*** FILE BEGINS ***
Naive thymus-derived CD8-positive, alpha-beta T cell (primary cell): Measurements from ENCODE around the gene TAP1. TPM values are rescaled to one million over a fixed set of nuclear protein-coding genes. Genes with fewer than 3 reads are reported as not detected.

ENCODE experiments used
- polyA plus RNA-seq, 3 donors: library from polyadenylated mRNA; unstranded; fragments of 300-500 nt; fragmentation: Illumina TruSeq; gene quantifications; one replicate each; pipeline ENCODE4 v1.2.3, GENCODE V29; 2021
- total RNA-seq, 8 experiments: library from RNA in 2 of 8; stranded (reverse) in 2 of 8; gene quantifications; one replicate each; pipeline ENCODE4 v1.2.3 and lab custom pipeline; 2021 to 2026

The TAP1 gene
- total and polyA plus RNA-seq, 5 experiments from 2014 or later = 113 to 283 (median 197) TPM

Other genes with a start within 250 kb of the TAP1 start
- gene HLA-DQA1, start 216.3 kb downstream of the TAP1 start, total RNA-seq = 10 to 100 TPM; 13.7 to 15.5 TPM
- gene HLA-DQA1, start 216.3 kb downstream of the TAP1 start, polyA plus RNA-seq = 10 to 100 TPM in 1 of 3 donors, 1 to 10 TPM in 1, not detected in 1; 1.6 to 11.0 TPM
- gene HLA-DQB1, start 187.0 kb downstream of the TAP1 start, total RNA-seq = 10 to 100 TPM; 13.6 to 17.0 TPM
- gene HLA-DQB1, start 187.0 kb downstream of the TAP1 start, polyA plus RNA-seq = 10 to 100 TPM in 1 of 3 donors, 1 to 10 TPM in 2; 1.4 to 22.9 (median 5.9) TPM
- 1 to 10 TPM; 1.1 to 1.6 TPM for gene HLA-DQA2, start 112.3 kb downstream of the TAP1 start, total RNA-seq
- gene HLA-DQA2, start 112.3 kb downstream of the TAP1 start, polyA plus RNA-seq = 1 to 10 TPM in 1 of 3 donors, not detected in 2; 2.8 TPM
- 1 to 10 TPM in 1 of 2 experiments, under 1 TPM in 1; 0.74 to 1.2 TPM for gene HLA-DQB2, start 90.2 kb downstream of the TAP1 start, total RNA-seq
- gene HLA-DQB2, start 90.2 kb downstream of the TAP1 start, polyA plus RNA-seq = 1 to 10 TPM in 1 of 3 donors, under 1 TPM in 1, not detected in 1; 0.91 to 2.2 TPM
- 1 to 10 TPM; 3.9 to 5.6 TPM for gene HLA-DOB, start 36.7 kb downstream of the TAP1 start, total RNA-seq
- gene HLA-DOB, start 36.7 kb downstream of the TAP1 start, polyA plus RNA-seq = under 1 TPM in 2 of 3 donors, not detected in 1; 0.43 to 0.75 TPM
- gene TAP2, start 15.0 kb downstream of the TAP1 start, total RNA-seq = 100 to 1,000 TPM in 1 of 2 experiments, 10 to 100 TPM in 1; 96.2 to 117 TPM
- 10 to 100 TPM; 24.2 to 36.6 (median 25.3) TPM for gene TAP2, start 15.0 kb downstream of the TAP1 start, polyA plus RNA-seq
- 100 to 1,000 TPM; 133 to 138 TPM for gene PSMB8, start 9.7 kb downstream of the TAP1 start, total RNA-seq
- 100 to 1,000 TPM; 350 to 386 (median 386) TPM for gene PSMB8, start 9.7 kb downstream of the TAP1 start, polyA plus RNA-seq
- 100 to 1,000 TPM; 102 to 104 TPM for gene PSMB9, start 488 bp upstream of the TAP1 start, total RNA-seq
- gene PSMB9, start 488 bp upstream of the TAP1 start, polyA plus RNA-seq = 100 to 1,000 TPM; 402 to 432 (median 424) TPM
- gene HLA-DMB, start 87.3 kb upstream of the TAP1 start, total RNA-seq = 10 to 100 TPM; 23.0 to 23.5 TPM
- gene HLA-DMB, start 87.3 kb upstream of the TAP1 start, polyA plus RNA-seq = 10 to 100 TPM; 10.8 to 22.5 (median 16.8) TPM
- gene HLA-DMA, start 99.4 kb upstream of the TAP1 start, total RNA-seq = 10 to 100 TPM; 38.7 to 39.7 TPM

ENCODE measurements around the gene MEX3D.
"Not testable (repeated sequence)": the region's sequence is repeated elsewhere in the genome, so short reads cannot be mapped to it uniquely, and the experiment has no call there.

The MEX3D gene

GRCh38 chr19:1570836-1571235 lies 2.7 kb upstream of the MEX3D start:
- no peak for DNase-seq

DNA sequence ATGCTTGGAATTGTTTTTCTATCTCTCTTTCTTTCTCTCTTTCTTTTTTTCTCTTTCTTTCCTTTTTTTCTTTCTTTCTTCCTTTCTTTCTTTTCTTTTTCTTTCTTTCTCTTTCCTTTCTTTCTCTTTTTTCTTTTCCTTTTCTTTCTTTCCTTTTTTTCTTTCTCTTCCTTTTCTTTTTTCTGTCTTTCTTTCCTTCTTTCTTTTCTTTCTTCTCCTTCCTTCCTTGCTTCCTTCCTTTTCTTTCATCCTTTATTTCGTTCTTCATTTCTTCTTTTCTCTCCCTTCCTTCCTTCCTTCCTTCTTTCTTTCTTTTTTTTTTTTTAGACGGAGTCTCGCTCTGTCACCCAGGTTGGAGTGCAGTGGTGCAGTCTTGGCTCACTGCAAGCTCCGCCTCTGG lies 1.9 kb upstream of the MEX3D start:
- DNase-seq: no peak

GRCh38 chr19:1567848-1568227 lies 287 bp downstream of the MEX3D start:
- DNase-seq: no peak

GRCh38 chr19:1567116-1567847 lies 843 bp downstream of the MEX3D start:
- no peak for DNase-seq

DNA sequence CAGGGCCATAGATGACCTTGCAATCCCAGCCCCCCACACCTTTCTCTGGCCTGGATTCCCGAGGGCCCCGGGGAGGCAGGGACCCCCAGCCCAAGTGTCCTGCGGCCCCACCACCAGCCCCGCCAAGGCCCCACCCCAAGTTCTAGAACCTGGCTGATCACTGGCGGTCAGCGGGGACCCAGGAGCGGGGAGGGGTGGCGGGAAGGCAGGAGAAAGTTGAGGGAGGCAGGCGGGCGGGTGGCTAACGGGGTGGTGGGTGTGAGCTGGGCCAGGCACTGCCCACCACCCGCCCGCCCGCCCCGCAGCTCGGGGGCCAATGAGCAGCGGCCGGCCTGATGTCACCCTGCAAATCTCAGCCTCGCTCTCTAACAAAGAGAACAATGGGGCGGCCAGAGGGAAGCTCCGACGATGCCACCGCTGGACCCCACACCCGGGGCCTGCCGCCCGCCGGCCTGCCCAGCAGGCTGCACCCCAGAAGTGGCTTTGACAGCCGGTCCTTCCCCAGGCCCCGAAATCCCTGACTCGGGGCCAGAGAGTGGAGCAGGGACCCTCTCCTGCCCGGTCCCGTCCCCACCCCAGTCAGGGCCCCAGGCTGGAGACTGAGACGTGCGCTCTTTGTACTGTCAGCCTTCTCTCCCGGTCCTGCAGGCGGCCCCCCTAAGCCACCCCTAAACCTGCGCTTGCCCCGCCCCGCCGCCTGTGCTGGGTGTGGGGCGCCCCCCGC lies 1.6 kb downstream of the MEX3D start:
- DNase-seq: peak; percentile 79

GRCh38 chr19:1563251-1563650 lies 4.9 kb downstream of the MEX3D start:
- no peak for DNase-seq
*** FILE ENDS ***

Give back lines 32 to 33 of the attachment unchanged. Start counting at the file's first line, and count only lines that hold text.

DNA sequence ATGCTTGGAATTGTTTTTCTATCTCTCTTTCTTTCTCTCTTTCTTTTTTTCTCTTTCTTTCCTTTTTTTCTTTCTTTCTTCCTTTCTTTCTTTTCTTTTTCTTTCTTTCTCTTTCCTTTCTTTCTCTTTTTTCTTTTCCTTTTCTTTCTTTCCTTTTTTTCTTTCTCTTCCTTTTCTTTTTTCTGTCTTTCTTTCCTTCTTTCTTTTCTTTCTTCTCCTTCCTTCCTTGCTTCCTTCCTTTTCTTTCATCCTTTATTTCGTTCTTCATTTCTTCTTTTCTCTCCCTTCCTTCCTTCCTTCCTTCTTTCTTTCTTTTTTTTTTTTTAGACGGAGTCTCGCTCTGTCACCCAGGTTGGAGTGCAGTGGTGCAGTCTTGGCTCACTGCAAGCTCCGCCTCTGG lies 1.9 kb upstream of the MEX3D start:
- DNase-seq: no peak